Life Advice



Mysterious photo invites ethical question

By Amy Dickinson, Tribune Content Agency on

Dear Amy: My elderly uncle died two years ago. There were some delays in processing his estate, but my sister and I are finally cleaning out the last of his belongings.

He never married or had children (that we knew of), so we are the sole heirs.

He also left no will that we could find. Both his sisters preceded him in death.

But now, two years after his death, we finally found, hidden in a briefcase in storage, a will made out to a woman from South America. The will was dated 1998, but never signed. We then found a photo of him with this woman, and another photo of the woman with a little girl. Conveniently, there is a calendar in the background of the photo, and it was taken in 1998, so this little girl is now in her early 20s.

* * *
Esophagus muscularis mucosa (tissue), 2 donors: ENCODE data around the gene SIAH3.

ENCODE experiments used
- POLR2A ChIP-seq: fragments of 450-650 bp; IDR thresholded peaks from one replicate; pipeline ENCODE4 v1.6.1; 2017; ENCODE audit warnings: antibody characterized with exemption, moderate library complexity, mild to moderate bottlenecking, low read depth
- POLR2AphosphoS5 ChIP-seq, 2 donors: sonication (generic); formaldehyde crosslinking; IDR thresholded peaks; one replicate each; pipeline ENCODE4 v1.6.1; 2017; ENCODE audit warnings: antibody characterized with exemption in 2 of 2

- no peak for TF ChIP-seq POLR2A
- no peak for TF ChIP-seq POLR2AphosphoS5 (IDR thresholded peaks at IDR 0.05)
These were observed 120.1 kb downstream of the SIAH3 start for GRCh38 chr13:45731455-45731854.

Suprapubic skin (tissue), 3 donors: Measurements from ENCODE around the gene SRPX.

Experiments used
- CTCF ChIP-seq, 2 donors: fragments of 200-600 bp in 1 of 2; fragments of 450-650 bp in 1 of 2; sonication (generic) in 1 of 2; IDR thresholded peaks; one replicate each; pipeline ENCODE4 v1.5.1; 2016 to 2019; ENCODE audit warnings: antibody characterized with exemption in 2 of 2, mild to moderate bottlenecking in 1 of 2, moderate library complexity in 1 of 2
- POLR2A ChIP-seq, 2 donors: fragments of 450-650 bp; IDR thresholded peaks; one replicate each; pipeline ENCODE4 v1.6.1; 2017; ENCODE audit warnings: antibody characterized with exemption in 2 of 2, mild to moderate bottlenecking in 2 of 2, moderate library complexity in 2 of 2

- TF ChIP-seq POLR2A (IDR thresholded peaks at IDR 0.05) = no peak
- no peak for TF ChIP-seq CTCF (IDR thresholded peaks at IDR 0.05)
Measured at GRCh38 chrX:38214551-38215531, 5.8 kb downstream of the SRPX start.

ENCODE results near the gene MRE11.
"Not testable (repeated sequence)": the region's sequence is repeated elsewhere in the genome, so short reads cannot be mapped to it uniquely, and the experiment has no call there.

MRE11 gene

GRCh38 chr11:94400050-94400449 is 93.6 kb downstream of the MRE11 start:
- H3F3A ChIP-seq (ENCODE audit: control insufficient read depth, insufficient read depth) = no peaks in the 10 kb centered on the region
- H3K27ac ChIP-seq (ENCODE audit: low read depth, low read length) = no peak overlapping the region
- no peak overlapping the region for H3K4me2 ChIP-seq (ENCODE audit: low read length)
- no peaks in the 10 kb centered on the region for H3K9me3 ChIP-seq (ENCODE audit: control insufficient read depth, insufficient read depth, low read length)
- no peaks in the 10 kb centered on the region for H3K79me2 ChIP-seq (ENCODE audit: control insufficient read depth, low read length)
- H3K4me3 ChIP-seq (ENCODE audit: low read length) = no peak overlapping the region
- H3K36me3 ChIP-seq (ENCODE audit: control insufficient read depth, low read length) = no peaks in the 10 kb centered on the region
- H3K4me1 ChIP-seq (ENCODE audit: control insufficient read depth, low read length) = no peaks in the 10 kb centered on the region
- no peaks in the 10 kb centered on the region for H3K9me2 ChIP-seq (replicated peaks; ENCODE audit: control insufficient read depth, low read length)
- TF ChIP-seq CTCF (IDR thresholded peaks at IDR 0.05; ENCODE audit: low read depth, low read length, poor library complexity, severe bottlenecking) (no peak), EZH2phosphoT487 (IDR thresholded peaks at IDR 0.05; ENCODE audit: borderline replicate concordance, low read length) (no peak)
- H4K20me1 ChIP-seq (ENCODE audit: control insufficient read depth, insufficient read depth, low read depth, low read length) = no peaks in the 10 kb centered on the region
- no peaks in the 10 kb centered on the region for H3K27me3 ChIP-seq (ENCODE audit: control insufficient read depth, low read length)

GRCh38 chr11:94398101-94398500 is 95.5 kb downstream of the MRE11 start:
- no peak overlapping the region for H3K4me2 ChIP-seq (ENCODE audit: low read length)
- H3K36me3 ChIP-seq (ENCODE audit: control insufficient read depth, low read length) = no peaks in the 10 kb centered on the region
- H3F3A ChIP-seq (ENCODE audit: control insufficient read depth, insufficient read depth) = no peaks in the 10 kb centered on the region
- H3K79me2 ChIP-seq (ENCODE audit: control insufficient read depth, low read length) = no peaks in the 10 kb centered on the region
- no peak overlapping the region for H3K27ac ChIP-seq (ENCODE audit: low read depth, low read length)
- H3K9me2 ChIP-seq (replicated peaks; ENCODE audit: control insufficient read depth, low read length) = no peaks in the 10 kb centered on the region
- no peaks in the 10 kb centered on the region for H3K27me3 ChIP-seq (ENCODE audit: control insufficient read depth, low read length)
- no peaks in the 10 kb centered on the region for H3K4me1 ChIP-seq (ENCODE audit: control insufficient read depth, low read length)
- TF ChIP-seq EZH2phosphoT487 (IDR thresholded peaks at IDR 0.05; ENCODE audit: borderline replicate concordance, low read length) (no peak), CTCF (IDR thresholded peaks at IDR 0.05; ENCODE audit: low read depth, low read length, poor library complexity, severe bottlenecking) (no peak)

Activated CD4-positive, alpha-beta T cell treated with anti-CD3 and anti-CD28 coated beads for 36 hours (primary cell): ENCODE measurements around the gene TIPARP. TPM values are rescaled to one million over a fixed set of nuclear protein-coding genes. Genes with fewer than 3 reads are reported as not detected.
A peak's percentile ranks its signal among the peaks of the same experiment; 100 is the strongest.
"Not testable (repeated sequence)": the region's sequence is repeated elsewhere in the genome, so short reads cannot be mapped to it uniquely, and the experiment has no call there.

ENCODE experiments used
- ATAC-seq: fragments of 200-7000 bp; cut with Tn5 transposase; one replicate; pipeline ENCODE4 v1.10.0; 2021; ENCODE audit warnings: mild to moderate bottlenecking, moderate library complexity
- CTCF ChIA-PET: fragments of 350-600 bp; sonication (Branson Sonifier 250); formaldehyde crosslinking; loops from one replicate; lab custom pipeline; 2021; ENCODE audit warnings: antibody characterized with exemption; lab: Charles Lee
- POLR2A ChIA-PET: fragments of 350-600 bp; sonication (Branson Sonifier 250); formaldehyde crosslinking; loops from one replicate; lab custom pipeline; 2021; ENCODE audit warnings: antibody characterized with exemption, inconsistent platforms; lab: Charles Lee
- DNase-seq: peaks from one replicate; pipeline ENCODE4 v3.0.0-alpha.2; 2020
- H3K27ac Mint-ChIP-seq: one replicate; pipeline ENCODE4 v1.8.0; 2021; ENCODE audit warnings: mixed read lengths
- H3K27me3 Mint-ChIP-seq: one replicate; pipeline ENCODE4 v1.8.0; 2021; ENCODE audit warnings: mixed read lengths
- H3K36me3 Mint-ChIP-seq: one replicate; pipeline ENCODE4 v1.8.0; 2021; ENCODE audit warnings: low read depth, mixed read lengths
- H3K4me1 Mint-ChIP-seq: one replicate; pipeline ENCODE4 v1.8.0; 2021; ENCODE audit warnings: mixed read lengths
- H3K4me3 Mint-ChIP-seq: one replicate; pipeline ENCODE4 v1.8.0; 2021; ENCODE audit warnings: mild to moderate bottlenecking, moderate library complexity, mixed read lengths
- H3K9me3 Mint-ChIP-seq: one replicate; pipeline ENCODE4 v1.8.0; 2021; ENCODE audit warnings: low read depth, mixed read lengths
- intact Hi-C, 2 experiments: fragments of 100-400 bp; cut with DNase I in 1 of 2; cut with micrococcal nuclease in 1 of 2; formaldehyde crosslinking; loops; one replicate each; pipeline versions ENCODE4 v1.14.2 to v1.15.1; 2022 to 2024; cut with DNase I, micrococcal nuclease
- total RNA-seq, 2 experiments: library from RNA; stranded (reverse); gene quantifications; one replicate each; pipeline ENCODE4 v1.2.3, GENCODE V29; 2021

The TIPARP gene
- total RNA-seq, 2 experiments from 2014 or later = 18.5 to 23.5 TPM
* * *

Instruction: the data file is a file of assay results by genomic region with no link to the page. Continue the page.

I'm not exaggerating when I tell you there's a strong family resemblance. There's no evidence in bank records that he'd been sending money to this woman and the girl. But he traveled a lot for business so it's plausible that he was in South America during this time.

I strongly suspect that this girl is our first cousin. It would probably not be too difficult to find her, but should I?


Part of me wonders if she would welcome this news, or if it's not news to her, if she would welcome contact from American cousins 20 years older than she.

But maybe she has been wondering about her father her whole life.

What am I obligated to do here? What's the ethical thing to do?

-- Concerned Cousins


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